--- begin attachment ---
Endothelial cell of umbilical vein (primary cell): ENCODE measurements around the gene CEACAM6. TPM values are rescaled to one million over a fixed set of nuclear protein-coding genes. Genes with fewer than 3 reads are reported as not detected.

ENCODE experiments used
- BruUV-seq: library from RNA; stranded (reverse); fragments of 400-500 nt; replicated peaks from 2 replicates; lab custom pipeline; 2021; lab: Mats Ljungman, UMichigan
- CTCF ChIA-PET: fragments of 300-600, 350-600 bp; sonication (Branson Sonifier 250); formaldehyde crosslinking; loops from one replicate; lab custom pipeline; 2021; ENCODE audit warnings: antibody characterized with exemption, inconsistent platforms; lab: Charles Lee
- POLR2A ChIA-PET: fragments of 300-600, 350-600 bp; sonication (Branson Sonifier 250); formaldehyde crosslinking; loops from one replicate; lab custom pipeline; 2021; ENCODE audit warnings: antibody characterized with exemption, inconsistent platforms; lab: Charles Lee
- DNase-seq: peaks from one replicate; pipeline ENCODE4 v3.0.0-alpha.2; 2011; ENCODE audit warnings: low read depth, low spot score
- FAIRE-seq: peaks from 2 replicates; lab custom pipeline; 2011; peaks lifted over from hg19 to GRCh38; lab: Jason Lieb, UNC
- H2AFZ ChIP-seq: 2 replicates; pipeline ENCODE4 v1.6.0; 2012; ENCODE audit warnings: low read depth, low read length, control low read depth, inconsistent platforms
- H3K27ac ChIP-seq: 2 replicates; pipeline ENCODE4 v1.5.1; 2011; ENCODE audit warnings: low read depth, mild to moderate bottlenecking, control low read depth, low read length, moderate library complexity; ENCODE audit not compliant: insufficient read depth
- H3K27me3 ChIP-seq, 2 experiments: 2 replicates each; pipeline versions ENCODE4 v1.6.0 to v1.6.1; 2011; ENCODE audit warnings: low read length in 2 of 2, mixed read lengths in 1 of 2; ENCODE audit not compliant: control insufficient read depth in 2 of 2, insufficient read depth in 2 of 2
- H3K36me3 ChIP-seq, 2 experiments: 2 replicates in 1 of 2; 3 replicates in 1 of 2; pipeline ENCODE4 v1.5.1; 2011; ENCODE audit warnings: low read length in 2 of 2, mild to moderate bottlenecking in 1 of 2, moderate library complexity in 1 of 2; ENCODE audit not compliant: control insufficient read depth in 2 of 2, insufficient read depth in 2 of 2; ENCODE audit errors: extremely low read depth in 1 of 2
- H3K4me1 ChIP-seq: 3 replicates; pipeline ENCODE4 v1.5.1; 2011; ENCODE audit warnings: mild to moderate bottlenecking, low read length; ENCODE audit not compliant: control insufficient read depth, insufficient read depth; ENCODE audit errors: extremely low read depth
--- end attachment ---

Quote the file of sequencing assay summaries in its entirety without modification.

Endothelial cell of umbilical vein (primary cell): ENCODE measurements around the gene CEACAM6. TPM values are rescaled to one million over a fixed set of nuclear protein-coding genes. Genes with fewer than 3 reads are reported as not detected.

ENCODE experiments used
- BruUV-seq: library from RNA; stranded (reverse); fragments of 400-500 nt; replicated peaks from 2 replicates; lab custom pipeline; 2021; lab: Mats Ljungman, UMichigan
- CTCF ChIA-PET: fragments of 300-600, 350-600 bp; sonication (Branson Sonifier 250); formaldehyde crosslinking; loops from one replicate; lab custom pipeline; 2021; ENCODE audit warnings: antibody characterized with exemption, inconsistent platforms; lab: Charles Lee
- POLR2A ChIA-PET: fragments of 300-600, 350-600 bp; sonication (Branson Sonifier 250); formaldehyde crosslinking; loops from one replicate; lab custom pipeline; 2021; ENCODE audit warnings: antibody characterized with exemption, inconsistent platforms; lab: Charles Lee
- DNase-seq: peaks from one replicate; pipeline ENCODE4 v3.0.0-alpha.2; 2011; ENCODE audit warnings: low read depth, low spot score
- FAIRE-seq: peaks from 2 replicates; lab custom pipeline; 2011; peaks lifted over from hg19 to GRCh38; lab: Jason Lieb, UNC
- H2AFZ ChIP-seq: 2 replicates; pipeline ENCODE4 v1.6.0; 2012; ENCODE audit warnings: low read depth, low read length, control low read depth, inconsistent platforms
- H3K27ac ChIP-seq: 2 replicates; pipeline ENCODE4 v1.5.1; 2011; ENCODE audit warnings: low read depth, mild to moderate bottlenecking, control low read depth, low read length, moderate library complexity; ENCODE audit not compliant: insufficient read depth
- H3K27me3 ChIP-seq, 2 experiments: 2 replicates each; pipeline versions ENCODE4 v1.6.0 to v1.6.1; 2011; ENCODE audit warnings: low read length in 2 of 2, mixed read lengths in 1 of 2; ENCODE audit not compliant: control insufficient read depth in 2 of 2, insufficient read depth in 2 of 2
- H3K36me3 ChIP-seq, 2 experiments: 2 replicates in 1 of 2; 3 replicates in 1 of 2; pipeline ENCODE4 v1.5.1; 2011; ENCODE audit warnings: low read length in 2 of 2, mild to moderate bottlenecking in 1 of 2, moderate library complexity in 1 of 2; ENCODE audit not compliant: control insufficient read depth in 2 of 2, insufficient read depth in 2 of 2; ENCODE audit errors: extremely low read depth in 1 of 2
- H3K4me1 ChIP-seq: 3 replicates; pipeline ENCODE4 v1.5.1; 2011; ENCODE audit warnings: mild to moderate bottlenecking, low read length; ENCODE audit not compliant: control insufficient read depth, insufficient read depth; ENCODE audit errors: extremely low read depth